I'm learning reverse engineering and I'm trying to understand what process people use to identify a variable type.

For example, I'm looking at an argument being passed to a function and I'm trying to understand what it is. This application uses Objective-C. This parameter could be an NSString, it could be a pointer to some struct, it could be anything, right? Printing it out shows this:

(lldb) po $rsi

How do I find out what it is? I understand there is probably no perfect formula to definitely know what this represents, but is there some process that a more experienced person would use to try to decipher what this represents?

I'm currently just trying every format and hoping something catches my eye.

(lldb) p/x $rsi
(lldb) p/s $rsi
(lldb) x/x $rsi
(lldb) x/s $rsi

Could someone walk me through what they do or point me to some resources? This is specifically for lldb.

1 Answer 1


Short story: you can't without context.

In memory, everything is data, and your registers will always be populated with data.

Sometime, you can guess the data type (a small integer, some characters or a string), but you don't know for sure. Is "\x42\x43" the string "BC" ? Is it a handler on something ? Is it the "16963" integer value ? Is it used as a single byte (so you don't care about "\x43") ? Nobody known without the context where you found this value.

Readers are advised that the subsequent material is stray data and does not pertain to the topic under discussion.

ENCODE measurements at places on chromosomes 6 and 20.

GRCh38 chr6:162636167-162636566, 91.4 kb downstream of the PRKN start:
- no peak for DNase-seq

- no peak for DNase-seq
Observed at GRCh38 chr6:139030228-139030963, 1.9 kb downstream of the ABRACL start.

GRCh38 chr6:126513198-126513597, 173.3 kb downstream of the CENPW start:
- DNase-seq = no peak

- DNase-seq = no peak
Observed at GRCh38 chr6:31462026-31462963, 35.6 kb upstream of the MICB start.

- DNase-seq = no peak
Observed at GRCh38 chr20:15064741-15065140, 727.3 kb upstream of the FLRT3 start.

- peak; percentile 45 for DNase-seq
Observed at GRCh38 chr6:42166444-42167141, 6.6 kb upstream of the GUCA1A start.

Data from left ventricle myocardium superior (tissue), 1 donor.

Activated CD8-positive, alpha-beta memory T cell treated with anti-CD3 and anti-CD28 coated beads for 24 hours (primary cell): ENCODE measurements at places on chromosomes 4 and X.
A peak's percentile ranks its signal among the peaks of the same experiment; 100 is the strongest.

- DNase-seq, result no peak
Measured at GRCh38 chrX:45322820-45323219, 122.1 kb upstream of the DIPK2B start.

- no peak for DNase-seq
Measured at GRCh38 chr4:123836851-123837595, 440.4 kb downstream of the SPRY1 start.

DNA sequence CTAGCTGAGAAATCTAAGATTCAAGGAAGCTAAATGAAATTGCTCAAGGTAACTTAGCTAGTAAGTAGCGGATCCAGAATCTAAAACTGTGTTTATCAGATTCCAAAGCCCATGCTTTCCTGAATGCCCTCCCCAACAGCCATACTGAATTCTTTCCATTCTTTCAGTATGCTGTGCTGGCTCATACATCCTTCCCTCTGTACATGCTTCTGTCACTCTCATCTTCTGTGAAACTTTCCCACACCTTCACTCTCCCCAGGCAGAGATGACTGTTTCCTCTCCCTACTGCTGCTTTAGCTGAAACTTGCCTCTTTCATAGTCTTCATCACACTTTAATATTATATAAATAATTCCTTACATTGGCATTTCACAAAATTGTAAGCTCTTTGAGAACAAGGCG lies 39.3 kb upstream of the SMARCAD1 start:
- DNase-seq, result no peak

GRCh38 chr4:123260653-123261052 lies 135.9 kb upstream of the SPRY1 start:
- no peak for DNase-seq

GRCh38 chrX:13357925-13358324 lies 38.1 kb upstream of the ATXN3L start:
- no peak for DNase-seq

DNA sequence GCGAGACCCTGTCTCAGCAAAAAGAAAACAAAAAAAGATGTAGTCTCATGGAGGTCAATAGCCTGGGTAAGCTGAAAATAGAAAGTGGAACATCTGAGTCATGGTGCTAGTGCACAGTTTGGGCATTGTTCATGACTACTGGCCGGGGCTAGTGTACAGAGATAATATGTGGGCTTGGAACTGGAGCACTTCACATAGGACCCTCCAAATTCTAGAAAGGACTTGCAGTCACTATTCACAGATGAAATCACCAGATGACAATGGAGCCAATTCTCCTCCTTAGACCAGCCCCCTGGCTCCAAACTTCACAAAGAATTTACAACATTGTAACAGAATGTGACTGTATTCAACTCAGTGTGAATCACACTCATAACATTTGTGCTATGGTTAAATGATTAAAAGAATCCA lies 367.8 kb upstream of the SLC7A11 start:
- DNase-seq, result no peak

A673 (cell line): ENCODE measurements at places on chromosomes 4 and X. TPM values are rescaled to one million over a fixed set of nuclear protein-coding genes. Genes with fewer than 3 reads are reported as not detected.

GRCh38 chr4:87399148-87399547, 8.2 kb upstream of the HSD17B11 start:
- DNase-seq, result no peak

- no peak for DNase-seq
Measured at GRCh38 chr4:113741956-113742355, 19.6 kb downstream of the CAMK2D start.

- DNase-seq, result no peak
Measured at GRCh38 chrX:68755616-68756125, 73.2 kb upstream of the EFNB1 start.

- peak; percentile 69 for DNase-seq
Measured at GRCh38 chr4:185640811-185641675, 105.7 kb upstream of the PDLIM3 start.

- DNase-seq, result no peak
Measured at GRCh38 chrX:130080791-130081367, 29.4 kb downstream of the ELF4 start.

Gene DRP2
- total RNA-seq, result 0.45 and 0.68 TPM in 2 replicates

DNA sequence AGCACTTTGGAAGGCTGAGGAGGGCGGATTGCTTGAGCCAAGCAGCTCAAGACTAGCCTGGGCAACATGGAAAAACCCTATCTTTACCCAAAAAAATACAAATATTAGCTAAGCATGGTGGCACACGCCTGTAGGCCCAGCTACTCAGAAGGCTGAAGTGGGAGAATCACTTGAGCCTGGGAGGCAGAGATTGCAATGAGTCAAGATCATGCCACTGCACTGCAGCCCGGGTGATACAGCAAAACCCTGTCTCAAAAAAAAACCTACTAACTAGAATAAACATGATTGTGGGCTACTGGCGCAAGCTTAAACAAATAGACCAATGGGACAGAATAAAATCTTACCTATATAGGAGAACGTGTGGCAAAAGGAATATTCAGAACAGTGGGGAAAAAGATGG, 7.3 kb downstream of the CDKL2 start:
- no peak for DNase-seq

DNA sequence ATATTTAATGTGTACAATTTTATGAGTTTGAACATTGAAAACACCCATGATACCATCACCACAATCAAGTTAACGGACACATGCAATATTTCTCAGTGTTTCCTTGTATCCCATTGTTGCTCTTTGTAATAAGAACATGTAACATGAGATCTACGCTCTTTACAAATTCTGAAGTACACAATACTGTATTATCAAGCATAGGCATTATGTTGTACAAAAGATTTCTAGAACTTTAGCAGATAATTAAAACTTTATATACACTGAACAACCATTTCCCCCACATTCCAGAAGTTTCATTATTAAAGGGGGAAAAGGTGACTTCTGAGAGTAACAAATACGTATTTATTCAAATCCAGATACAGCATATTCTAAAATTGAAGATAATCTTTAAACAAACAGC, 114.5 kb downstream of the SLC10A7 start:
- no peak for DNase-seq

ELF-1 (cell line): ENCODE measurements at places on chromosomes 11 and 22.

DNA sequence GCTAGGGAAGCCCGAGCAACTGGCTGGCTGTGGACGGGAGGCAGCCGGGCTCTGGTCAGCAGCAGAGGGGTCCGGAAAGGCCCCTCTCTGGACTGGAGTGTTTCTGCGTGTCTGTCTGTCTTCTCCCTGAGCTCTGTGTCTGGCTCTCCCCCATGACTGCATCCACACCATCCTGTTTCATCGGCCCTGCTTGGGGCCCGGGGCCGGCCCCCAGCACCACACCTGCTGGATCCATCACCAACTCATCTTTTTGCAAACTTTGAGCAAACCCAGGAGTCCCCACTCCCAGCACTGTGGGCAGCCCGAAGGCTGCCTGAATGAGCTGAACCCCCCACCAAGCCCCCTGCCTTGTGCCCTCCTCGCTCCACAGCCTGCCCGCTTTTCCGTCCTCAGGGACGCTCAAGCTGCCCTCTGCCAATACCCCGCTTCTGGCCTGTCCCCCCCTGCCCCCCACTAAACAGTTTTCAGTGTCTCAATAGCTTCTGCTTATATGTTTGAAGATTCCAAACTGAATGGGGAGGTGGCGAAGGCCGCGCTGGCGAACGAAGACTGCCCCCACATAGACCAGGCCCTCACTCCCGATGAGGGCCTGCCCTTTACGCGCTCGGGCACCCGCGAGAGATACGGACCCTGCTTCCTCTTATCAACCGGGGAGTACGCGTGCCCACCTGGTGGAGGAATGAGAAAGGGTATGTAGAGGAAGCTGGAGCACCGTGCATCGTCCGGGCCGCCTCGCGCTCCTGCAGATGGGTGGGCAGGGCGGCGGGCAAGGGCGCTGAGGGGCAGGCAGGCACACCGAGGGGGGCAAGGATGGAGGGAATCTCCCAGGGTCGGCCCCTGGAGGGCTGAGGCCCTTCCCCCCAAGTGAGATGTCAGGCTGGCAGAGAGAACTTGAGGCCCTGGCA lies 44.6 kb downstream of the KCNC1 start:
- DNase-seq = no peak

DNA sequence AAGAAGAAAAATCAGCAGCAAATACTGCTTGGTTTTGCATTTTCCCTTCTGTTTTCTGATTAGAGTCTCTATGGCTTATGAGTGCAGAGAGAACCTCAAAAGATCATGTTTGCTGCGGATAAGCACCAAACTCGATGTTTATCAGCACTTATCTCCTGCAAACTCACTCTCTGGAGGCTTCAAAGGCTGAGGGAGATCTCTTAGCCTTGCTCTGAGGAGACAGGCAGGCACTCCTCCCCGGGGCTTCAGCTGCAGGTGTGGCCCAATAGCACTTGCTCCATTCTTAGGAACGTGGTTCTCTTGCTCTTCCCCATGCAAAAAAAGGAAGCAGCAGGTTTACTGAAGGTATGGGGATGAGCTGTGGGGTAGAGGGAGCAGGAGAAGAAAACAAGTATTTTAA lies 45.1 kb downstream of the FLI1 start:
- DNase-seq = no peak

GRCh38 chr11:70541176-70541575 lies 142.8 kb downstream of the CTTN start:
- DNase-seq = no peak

You may also see that a data may be in a specific range, and you can make a guess about its type. For instance, something in the memory range of a buffer that you previously saw may be a pointer. But once again, you don't know what this pointer represents.

The goal of reverse engineering is to trace back those values from where they were instantiated, and it will become easier :)

Maybe this register hold the address of a buffer. Maybe it holds an error code. Maybe it holds an old data that was here, and a part of the register (let's say the lower 16 bits) contains an important value.

Opening your target binary in a disassembler (like IDA) would probably help you, as the tool may type some variables for you, saving some time.

In your case, try to trace back where this argument is being instantiated, it will become clearer :)

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